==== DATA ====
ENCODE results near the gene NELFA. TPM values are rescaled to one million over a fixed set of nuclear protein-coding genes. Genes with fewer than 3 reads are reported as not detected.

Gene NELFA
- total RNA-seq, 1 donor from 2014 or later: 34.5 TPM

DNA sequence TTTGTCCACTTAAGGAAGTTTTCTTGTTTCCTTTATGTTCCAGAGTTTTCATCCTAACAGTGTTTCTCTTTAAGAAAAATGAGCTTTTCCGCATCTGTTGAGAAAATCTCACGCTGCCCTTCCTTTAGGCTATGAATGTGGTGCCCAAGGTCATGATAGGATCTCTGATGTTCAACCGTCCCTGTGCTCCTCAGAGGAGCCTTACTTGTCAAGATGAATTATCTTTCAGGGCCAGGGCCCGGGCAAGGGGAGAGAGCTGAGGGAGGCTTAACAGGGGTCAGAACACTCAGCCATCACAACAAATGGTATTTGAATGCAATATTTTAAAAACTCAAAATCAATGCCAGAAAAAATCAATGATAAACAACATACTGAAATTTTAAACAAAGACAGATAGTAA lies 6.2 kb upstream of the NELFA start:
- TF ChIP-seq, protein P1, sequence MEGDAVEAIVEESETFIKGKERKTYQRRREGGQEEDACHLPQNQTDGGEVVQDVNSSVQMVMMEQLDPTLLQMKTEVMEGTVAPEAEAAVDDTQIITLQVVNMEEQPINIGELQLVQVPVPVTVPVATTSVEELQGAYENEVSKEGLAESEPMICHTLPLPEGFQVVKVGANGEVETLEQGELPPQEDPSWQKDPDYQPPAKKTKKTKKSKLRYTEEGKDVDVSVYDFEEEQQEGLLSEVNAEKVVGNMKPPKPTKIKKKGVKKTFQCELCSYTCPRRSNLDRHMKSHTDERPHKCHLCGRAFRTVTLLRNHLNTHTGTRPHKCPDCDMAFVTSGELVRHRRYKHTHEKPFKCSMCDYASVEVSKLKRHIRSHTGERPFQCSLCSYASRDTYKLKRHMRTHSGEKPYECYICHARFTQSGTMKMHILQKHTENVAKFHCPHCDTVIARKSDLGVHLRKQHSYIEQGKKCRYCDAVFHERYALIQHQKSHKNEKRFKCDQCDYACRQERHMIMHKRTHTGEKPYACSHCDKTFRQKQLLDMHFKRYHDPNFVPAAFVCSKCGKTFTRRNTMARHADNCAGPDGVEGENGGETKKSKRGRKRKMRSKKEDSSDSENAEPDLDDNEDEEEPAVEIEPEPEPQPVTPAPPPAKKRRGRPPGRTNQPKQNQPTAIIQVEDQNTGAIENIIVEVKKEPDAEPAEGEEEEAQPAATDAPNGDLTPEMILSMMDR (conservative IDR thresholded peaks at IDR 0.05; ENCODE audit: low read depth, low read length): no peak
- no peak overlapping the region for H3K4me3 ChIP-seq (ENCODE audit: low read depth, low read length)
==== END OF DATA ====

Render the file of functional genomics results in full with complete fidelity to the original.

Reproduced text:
ENCODE results near the gene NELFA. TPM values are rescaled to one million over a fixed set of nuclear protein-coding genes. Genes with fewer than 3 reads are reported as not detected.

Gene NELFA
- total RNA-seq, 1 donor from 2014 or later: 34.5 TPM

DNA sequence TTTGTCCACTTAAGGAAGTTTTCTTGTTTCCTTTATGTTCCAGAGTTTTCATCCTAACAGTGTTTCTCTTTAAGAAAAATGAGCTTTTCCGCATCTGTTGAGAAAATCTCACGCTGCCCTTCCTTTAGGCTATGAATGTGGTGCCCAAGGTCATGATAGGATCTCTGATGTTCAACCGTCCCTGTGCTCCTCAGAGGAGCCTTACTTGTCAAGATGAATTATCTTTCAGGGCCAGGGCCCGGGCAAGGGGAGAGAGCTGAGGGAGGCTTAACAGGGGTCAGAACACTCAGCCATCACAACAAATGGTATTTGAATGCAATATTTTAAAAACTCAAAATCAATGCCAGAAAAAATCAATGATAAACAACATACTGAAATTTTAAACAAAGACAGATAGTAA lies 6.2 kb upstream of the NELFA start:
- TF ChIP-seq, protein P1, sequence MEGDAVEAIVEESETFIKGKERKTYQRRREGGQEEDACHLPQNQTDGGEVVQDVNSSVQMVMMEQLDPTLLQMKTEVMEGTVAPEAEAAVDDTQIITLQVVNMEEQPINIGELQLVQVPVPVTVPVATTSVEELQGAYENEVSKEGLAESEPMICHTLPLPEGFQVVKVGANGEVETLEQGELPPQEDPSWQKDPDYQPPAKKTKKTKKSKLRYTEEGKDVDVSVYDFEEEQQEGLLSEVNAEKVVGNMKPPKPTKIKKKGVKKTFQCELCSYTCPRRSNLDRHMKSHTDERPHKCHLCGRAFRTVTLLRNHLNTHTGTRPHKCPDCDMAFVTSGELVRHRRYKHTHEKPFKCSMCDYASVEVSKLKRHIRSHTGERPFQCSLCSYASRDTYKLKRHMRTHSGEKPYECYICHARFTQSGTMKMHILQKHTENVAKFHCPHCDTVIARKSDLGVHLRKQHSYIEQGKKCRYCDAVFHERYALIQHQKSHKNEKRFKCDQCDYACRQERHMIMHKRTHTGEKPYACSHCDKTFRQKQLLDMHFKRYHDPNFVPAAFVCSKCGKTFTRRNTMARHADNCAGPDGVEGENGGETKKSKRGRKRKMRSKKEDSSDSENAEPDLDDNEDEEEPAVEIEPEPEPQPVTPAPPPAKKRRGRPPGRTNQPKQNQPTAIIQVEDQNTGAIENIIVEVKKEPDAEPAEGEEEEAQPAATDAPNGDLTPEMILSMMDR (conservative IDR thresholded peaks at IDR 0.05; ENCODE audit: low read depth, low read length): no peak
- no peak overlapping the region for H3K4me3 ChIP-seq (ENCODE audit: low read depth, low read length)